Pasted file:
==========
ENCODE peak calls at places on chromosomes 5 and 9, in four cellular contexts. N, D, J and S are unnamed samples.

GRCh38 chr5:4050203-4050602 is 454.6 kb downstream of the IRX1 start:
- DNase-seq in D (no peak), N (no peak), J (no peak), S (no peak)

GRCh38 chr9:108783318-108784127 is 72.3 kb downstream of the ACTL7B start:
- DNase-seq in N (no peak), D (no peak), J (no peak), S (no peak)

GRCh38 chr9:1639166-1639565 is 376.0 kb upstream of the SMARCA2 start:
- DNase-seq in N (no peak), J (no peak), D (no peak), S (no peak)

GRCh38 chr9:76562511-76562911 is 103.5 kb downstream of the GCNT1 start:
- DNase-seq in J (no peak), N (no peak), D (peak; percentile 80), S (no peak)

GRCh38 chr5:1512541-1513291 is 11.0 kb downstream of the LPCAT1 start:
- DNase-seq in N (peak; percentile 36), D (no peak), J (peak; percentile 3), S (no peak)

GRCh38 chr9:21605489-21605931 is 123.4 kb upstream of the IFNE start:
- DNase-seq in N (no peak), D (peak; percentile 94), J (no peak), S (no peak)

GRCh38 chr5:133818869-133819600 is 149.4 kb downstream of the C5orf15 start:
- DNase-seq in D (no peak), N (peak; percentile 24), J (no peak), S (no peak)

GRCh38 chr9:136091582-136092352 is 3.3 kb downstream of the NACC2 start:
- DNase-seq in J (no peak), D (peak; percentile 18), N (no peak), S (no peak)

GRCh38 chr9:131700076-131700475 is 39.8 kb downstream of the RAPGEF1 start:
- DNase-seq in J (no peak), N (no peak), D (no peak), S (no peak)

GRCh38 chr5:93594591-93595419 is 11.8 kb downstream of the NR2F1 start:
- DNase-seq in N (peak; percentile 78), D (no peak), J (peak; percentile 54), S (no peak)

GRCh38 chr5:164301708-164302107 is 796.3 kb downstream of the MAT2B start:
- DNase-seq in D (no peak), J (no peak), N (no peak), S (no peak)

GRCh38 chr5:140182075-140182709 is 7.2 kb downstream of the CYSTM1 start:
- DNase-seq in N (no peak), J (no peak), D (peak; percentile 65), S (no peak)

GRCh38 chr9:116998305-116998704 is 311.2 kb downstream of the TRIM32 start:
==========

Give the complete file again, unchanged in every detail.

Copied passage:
ENCODE peak calls at places on chromosomes 5 and 9, in four cellular contexts. N, D, J and S are unnamed samples.

GRCh38 chr5:4050203-4050602 is 454.6 kb downstream of the IRX1 start:
- DNase-seq in D (no peak), N (no peak), J (no peak), S (no peak)

GRCh38 chr9:108783318-108784127 is 72.3 kb downstream of the ACTL7B start:
- DNase-seq in N (no peak), D (no peak), J (no peak), S (no peak)

GRCh38 chr9:1639166-1639565 is 376.0 kb upstream of the SMARCA2 start:
- DNase-seq in N (no peak), J (no peak), D (no peak), S (no peak)

GRCh38 chr9:76562511-76562911 is 103.5 kb downstream of the GCNT1 start:
- DNase-seq in J (no peak), N (no peak), D (peak; percentile 80), S (no peak)

GRCh38 chr5:1512541-1513291 is 11.0 kb downstream of the LPCAT1 start:
- DNase-seq in N (peak; percentile 36), D (no peak), J (peak; percentile 3), S (no peak)

GRCh38 chr9:21605489-21605931 is 123.4 kb upstream of the IFNE start:
- DNase-seq in N (no peak), D (peak; percentile 94), J (no peak), S (no peak)

GRCh38 chr5:133818869-133819600 is 149.4 kb downstream of the C5orf15 start:
- DNase-seq in D (no peak), N (peak; percentile 24), J (no peak), S (no peak)

GRCh38 chr9:136091582-136092352 is 3.3 kb downstream of the NACC2 start:
- DNase-seq in J (no peak), D (peak; percentile 18), N (no peak), S (no peak)

GRCh38 chr9:131700076-131700475 is 39.8 kb downstream of the RAPGEF1 start:
- DNase-seq in J (no peak), N (no peak), D (no peak), S (no peak)

GRCh38 chr5:93594591-93595419 is 11.8 kb downstream of the NR2F1 start:
- DNase-seq in N (peak; percentile 78), D (no peak), J (peak; percentile 54), S (no peak)

GRCh38 chr5:164301708-164302107 is 796.3 kb downstream of the MAT2B start:
- DNase-seq in D (no peak), J (no peak), N (no peak), S (no peak)

GRCh38 chr5:140182075-140182709 is 7.2 kb downstream of the CYSTM1 start:
- DNase-seq in N (no peak), J (no peak), D (peak; percentile 65), S (no peak)

GRCh38 chr9:116998305-116998704 is 311.2 kb downstream of the TRIM32 start: